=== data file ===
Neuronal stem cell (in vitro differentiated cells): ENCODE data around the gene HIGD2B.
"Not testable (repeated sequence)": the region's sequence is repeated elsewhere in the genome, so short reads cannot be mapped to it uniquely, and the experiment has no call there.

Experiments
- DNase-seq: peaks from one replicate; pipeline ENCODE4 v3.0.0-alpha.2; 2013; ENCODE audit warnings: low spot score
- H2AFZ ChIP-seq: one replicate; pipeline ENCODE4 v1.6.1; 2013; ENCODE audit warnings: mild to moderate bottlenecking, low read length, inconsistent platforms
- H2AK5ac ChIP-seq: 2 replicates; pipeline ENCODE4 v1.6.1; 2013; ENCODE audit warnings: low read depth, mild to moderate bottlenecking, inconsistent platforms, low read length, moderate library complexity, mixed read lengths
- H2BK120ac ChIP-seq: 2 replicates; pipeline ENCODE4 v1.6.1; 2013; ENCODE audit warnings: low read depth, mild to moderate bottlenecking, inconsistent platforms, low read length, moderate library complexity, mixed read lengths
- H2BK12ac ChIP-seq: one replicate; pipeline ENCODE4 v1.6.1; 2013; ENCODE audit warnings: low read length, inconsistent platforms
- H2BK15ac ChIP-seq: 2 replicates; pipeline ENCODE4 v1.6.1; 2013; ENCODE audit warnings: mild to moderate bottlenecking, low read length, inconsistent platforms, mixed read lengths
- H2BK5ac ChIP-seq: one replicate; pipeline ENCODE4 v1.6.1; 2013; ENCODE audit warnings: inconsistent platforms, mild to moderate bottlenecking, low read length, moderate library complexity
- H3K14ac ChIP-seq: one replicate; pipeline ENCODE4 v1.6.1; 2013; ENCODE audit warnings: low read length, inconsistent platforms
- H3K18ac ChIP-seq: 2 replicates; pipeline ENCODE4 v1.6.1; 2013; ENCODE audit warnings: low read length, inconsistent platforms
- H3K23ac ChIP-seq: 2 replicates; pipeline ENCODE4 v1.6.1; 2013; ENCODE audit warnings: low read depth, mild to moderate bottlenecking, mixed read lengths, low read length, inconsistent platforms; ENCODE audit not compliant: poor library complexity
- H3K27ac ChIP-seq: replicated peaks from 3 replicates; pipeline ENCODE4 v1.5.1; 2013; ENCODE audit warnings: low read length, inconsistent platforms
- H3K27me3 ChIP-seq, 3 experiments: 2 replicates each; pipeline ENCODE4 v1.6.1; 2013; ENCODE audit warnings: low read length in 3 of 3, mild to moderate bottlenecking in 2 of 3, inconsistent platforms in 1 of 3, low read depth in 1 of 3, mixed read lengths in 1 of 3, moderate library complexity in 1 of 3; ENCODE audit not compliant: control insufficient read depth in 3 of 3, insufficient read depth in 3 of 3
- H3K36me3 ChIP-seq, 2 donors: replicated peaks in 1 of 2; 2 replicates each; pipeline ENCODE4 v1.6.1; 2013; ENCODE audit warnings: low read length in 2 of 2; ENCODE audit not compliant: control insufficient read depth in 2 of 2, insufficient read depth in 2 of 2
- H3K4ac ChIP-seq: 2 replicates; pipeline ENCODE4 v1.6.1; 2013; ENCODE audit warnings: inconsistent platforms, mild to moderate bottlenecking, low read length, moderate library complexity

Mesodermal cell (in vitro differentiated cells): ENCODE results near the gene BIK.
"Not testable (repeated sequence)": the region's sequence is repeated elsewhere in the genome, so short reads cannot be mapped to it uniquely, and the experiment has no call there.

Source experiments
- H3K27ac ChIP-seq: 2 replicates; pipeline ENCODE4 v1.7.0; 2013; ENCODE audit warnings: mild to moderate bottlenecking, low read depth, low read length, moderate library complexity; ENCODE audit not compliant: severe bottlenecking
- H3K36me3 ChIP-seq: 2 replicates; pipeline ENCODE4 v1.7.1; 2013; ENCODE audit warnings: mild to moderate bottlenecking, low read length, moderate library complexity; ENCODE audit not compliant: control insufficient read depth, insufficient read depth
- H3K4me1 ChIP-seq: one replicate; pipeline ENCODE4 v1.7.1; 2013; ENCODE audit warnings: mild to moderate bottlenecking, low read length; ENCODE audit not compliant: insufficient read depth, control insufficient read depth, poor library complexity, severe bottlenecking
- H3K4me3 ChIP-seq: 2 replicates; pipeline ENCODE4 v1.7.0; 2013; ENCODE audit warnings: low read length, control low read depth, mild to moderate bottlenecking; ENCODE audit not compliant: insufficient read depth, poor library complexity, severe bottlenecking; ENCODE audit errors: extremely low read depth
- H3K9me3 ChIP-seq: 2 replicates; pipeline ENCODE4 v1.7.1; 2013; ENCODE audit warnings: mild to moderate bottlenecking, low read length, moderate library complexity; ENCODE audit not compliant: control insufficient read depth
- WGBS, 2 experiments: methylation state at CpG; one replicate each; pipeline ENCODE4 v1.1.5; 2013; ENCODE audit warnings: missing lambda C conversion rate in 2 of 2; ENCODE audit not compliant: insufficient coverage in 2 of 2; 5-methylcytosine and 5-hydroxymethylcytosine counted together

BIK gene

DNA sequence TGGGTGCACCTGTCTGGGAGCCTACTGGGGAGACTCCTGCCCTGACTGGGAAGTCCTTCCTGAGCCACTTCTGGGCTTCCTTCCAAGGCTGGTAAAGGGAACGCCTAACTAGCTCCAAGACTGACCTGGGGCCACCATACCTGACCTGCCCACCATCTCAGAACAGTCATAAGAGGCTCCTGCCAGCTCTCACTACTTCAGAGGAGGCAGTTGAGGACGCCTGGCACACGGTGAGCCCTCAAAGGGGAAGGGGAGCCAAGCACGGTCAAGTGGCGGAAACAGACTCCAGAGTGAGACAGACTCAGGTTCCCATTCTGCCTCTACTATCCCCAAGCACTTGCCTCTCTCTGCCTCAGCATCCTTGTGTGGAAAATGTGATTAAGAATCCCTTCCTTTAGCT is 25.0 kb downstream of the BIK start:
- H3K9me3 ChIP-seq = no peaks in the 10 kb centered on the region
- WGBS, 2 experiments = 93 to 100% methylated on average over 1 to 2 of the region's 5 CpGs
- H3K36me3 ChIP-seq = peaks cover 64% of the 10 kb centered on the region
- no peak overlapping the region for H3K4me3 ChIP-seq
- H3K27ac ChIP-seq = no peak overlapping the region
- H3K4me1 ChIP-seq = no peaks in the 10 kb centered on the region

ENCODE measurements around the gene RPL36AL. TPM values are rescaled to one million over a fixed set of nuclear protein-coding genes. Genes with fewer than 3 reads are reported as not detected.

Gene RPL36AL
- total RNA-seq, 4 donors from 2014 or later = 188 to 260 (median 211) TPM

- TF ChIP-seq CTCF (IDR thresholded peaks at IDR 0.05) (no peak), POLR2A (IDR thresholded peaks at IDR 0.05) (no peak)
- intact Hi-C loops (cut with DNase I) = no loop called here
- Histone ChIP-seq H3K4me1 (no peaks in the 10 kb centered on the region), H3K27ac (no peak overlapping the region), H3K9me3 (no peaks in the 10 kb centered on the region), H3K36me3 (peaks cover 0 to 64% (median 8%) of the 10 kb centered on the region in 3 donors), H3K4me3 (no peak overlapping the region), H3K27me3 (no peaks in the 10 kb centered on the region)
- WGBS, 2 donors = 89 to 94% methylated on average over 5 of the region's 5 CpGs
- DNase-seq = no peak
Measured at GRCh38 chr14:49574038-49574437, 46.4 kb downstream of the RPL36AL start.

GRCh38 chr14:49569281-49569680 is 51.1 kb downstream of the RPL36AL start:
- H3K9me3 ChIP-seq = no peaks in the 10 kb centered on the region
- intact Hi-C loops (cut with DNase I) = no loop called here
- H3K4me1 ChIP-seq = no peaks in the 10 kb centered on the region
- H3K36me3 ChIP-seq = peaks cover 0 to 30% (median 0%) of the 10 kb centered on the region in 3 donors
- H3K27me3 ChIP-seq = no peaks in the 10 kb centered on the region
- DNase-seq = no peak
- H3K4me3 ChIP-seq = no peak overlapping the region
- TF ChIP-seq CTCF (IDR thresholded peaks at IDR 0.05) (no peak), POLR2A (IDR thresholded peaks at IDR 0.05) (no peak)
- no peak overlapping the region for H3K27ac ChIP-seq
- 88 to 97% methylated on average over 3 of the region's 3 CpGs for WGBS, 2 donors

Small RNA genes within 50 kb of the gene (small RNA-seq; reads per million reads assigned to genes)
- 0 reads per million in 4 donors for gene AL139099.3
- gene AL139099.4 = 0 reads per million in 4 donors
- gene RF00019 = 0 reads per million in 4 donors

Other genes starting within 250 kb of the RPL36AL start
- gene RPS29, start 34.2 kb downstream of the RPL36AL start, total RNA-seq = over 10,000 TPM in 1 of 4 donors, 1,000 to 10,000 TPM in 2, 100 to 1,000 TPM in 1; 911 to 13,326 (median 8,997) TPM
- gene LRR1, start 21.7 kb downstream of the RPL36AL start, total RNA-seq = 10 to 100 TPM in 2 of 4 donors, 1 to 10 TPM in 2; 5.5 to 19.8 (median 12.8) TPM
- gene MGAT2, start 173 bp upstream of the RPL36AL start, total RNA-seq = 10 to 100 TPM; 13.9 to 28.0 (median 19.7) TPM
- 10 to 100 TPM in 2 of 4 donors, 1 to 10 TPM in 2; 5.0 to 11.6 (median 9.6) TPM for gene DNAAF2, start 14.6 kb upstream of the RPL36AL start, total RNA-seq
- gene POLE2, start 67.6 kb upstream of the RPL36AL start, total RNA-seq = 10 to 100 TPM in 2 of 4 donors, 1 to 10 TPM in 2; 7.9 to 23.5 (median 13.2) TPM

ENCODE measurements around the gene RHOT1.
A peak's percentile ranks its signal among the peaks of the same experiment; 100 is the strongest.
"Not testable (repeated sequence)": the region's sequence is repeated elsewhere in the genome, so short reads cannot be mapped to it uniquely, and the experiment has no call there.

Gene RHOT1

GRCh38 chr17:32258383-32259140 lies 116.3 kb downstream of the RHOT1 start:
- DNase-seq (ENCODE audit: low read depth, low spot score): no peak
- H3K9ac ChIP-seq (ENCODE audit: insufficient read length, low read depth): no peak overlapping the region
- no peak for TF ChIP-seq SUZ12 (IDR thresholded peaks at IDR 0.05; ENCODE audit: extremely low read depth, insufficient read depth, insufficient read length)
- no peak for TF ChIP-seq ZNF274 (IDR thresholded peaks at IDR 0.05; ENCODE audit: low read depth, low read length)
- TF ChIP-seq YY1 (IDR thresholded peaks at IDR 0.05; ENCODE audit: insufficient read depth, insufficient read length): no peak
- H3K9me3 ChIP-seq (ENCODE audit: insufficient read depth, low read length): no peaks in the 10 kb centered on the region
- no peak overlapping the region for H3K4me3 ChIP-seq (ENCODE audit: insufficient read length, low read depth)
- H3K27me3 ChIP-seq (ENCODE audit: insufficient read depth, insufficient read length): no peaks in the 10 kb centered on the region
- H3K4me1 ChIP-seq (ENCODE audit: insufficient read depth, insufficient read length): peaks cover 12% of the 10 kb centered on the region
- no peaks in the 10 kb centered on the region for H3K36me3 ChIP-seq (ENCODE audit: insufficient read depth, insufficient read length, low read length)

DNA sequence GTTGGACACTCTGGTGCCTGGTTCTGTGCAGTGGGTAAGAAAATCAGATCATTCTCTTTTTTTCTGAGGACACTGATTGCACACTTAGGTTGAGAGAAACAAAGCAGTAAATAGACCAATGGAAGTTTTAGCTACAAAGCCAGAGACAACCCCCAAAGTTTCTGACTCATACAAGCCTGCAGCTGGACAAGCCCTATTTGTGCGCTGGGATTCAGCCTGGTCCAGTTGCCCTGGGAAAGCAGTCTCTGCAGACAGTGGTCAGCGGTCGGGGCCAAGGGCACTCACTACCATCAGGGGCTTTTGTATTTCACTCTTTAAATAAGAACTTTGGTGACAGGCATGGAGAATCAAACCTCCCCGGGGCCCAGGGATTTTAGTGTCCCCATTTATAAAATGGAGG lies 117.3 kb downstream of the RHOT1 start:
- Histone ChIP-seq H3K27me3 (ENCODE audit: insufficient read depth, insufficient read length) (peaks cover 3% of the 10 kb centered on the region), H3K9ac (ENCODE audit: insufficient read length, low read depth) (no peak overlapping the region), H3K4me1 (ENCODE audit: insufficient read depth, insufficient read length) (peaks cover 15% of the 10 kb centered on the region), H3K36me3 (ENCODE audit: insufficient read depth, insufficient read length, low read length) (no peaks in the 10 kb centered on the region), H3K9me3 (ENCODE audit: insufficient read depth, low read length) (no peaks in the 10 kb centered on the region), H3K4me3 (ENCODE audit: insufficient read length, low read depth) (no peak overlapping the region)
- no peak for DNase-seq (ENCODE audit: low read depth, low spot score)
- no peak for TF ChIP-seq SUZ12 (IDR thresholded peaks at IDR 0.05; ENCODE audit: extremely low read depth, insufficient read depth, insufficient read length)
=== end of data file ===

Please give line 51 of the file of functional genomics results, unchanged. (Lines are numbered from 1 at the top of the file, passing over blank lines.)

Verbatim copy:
- H3K4me3 ChIP-seq = no peak overlapping the region